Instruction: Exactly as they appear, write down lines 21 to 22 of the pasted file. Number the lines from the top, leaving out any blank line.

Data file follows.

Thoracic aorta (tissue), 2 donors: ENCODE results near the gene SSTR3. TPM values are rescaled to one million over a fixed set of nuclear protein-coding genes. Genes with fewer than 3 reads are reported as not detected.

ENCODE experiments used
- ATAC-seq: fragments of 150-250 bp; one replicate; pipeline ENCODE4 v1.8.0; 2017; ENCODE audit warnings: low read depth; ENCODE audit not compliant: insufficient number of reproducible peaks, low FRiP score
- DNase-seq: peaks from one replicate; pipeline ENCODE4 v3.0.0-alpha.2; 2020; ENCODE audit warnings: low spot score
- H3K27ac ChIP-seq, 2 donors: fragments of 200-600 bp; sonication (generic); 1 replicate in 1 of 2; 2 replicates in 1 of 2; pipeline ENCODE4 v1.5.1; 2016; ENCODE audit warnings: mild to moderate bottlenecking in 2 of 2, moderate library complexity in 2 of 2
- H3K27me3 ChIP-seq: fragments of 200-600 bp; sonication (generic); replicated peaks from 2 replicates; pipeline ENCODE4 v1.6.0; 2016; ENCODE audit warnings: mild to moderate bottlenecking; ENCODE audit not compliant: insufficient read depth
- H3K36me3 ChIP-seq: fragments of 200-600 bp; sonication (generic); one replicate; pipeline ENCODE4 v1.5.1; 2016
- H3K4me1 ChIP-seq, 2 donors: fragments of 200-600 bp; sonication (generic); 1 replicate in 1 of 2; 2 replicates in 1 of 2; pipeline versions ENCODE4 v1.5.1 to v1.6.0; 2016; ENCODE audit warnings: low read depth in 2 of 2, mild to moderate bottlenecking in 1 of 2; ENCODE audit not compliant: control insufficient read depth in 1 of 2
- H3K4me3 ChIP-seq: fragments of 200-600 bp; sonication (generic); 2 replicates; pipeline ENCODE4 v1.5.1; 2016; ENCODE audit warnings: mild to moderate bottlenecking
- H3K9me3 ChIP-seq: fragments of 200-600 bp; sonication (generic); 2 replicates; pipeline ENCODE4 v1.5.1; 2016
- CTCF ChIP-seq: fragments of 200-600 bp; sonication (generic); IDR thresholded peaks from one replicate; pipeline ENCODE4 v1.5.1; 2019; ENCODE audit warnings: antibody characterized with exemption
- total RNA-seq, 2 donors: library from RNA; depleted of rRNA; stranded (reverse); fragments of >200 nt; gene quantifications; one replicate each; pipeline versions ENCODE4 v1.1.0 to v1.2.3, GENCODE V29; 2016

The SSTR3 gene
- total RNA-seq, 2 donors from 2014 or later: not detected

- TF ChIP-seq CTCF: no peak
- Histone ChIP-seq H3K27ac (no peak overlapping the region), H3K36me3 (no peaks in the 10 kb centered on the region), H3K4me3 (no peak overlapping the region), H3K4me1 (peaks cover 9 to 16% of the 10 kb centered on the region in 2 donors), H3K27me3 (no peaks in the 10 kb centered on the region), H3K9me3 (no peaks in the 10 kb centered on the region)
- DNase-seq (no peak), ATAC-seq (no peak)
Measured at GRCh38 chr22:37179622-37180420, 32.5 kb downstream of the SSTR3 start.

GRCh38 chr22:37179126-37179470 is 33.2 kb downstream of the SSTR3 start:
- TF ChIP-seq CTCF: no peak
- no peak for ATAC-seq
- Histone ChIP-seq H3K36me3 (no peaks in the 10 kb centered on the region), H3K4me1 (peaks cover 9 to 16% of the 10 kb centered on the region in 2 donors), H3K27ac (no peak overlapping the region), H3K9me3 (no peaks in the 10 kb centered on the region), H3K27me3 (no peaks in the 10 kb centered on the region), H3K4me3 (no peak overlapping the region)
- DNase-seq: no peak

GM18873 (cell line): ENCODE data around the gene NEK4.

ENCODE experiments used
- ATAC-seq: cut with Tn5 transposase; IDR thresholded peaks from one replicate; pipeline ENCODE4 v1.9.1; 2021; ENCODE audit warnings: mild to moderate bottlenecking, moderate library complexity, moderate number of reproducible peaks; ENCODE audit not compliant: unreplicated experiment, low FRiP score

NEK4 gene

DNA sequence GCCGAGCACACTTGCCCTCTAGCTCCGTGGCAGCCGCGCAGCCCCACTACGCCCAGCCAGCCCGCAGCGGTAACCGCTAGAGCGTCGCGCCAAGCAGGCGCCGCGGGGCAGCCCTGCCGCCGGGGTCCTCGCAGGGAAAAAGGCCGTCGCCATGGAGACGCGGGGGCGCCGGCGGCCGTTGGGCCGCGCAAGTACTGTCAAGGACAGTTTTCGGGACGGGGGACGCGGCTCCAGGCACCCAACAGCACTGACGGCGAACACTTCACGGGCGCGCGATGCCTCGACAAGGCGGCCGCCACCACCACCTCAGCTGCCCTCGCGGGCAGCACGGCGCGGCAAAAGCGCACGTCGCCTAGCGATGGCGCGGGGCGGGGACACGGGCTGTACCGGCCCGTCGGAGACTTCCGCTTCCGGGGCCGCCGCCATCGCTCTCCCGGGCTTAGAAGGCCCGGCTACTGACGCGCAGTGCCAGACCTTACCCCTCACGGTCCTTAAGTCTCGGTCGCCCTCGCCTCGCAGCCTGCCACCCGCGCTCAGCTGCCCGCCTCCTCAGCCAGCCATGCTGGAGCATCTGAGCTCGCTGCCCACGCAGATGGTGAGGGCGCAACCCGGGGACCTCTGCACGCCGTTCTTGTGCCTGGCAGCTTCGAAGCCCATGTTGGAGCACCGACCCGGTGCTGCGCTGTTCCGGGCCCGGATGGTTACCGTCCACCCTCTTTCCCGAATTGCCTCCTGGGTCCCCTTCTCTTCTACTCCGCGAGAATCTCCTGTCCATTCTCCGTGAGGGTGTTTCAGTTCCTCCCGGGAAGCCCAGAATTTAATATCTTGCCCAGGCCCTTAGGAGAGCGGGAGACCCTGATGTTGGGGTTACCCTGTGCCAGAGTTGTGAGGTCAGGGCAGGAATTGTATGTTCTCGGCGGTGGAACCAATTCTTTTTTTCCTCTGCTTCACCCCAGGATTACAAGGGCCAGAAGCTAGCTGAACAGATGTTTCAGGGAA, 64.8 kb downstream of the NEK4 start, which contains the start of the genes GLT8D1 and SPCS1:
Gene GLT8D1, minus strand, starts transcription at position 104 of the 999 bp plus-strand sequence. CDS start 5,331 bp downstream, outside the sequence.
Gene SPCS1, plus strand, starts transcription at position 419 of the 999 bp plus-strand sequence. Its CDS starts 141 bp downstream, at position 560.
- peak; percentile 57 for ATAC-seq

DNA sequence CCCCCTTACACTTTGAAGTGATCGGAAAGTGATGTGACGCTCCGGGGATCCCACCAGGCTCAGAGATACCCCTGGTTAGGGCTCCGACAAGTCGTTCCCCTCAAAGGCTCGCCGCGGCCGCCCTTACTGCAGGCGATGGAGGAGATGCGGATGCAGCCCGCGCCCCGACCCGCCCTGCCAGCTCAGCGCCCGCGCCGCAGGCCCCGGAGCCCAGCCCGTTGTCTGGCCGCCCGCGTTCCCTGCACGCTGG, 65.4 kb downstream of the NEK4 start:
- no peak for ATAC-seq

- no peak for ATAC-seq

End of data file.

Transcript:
- no peak for ATAC-seq
- Histone ChIP-seq H3K36me3 (no peaks in the 10 kb centered on the region), H3K4me1 (peaks cover 9 to 16% of the 10 kb centered on the region in 2 donors), H3K27ac (no peak overlapping the region), H3K9me3 (no peaks in the 10 kb centered on the region), H3K27me3 (no peaks in the 10 kb centered on the region), H3K4me3 (no peak overlapping the region)